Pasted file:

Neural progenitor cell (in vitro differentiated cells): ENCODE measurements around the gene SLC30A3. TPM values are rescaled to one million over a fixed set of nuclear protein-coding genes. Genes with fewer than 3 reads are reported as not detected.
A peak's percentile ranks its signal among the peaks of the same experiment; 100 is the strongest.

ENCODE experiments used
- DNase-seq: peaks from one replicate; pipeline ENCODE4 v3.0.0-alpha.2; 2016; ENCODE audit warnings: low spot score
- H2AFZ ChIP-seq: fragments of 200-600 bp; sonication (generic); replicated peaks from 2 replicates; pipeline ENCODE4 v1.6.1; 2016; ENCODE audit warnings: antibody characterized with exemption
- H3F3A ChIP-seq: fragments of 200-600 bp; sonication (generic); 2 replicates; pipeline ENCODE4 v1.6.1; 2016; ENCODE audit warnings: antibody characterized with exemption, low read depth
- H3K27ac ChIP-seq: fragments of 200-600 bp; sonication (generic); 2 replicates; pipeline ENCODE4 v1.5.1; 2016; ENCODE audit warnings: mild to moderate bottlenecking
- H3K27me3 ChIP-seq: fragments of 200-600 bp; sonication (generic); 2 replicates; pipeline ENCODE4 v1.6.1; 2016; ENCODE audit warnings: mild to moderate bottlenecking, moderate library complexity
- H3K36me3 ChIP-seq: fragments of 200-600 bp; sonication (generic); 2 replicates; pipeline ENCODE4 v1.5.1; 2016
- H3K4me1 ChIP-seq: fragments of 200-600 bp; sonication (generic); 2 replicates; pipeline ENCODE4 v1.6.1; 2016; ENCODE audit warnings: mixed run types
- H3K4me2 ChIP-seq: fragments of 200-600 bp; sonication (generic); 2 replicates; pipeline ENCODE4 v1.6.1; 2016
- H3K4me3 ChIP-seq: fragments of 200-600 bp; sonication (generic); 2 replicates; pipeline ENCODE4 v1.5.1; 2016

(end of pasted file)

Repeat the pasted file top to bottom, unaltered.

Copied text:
Neural progenitor cell (in vitro differentiated cells): ENCODE measurements around the gene SLC30A3. TPM values are rescaled to one million over a fixed set of nuclear protein-coding genes. Genes with fewer than 3 reads are reported as not detected.
A peak's percentile ranks its signal among the peaks of the same experiment; 100 is the strongest.

ENCODE experiments used
- DNase-seq: peaks from one replicate; pipeline ENCODE4 v3.0.0-alpha.2; 2016; ENCODE audit warnings: low spot score
- H2AFZ ChIP-seq: fragments of 200-600 bp; sonication (generic); replicated peaks from 2 replicates; pipeline ENCODE4 v1.6.1; 2016; ENCODE audit warnings: antibody characterized with exemption
- H3F3A ChIP-seq: fragments of 200-600 bp; sonication (generic); 2 replicates; pipeline ENCODE4 v1.6.1; 2016; ENCODE audit warnings: antibody characterized with exemption, low read depth
- H3K27ac ChIP-seq: fragments of 200-600 bp; sonication (generic); 2 replicates; pipeline ENCODE4 v1.5.1; 2016; ENCODE audit warnings: mild to moderate bottlenecking
- H3K27me3 ChIP-seq: fragments of 200-600 bp; sonication (generic); 2 replicates; pipeline ENCODE4 v1.6.1; 2016; ENCODE audit warnings: mild to moderate bottlenecking, moderate library complexity
- H3K36me3 ChIP-seq: fragments of 200-600 bp; sonication (generic); 2 replicates; pipeline ENCODE4 v1.5.1; 2016
- H3K4me1 ChIP-seq: fragments of 200-600 bp; sonication (generic); 2 replicates; pipeline ENCODE4 v1.6.1; 2016; ENCODE audit warnings: mixed run types
- H3K4me2 ChIP-seq: fragments of 200-600 bp; sonication (generic); 2 replicates; pipeline ENCODE4 v1.6.1; 2016
- H3K4me3 ChIP-seq: fragments of 200-600 bp; sonication (generic); 2 replicates; pipeline ENCODE4 v1.5.1; 2016